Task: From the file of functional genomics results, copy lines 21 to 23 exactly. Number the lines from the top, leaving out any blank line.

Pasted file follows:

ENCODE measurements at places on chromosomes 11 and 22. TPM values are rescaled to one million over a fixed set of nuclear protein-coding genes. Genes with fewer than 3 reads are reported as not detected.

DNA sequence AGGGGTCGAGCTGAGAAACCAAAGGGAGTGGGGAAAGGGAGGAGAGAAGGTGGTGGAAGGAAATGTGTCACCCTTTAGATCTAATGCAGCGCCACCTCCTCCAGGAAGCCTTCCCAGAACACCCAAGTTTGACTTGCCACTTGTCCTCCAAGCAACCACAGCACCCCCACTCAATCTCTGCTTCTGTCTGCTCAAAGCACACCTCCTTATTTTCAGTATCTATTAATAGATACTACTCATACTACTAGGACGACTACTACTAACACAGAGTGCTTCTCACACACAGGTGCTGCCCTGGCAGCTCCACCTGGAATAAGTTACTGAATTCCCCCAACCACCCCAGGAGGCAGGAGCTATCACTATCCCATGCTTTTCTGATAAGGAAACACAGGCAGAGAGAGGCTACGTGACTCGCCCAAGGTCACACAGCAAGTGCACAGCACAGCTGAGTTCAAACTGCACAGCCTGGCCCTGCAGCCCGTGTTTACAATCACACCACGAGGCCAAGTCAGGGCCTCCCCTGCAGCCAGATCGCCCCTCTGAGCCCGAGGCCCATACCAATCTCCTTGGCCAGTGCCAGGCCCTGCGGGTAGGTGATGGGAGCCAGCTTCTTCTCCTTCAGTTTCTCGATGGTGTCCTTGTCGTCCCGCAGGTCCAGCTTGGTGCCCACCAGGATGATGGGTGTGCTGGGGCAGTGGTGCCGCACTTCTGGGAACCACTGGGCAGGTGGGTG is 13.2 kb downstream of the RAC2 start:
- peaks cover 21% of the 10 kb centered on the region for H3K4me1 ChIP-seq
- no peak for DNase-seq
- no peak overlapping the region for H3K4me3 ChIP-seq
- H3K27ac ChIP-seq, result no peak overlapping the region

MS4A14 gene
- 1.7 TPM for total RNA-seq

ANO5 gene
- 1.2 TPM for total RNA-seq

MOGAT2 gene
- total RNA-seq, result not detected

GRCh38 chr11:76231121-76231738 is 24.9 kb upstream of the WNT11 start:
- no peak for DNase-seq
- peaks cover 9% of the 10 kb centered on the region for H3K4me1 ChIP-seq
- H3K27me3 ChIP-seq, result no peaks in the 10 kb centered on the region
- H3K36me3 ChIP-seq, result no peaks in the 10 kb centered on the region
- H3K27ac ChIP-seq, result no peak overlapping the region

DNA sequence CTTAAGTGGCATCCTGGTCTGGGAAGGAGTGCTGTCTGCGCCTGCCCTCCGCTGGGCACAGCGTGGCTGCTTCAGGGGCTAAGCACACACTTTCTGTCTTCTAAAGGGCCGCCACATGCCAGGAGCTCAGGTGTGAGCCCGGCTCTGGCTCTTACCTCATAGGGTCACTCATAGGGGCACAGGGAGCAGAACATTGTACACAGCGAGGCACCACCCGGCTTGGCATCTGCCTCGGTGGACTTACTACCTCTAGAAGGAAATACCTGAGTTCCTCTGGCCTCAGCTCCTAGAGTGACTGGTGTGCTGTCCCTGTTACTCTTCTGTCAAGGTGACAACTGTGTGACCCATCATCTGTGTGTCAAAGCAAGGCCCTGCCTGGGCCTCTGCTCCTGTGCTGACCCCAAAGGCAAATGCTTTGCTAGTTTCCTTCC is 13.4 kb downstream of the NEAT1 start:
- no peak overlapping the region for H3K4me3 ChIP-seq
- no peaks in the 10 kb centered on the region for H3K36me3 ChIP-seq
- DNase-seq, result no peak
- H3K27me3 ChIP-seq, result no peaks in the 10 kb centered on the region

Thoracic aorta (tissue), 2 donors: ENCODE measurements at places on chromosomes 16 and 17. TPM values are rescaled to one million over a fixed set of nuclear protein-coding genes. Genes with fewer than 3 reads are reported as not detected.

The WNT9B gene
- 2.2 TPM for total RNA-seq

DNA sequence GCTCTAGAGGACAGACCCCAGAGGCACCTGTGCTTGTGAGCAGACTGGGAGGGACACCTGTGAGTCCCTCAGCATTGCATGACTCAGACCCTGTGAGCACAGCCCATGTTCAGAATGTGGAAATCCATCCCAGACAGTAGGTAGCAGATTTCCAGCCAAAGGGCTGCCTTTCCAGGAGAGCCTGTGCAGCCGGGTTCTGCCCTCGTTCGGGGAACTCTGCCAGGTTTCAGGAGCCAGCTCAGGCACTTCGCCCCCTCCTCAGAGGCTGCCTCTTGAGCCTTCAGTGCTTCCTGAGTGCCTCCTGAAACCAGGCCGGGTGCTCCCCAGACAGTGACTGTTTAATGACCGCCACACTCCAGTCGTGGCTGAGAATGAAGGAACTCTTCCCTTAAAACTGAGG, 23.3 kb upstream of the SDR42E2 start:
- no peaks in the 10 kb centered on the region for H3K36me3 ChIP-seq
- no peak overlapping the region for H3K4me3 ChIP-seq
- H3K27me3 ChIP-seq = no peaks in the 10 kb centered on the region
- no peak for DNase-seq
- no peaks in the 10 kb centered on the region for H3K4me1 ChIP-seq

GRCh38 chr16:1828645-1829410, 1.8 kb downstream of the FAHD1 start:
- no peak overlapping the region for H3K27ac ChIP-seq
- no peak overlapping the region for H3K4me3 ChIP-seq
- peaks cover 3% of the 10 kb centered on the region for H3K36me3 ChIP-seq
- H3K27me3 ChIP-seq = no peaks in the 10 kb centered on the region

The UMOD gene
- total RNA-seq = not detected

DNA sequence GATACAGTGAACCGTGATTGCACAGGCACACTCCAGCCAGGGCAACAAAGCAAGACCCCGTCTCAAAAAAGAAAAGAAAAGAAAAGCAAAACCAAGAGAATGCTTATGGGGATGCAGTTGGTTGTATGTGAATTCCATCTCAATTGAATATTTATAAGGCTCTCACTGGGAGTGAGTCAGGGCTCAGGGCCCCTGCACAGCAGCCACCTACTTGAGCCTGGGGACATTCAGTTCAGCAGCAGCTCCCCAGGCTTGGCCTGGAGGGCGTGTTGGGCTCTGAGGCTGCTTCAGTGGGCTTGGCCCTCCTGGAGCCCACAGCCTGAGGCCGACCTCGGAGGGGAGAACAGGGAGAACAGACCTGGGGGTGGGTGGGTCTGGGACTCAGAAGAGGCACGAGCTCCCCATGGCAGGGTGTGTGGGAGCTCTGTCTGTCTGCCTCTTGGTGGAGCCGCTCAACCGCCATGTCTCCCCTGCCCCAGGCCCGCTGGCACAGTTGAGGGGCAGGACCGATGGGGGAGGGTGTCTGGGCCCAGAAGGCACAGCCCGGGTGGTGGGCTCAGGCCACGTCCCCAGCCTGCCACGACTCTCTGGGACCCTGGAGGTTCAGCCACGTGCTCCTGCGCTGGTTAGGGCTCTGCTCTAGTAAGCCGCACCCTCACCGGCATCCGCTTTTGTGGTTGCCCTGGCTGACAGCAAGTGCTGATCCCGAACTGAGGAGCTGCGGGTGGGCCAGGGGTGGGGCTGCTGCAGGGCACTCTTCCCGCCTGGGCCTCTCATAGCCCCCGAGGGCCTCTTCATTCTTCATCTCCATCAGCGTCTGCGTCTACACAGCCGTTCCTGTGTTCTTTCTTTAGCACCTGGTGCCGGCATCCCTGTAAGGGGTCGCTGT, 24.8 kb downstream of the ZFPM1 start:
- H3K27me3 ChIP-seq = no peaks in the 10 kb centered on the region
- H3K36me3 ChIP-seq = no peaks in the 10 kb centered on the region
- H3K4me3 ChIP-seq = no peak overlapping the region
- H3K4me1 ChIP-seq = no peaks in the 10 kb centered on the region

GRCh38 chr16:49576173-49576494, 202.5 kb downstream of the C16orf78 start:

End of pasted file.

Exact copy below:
- no peaks in the 10 kb centered on the region for H3K36me3 ChIP-seq
- DNase-seq, result no peak
- H3K27me3 ChIP-seq, result no peaks in the 10 kb centered on the region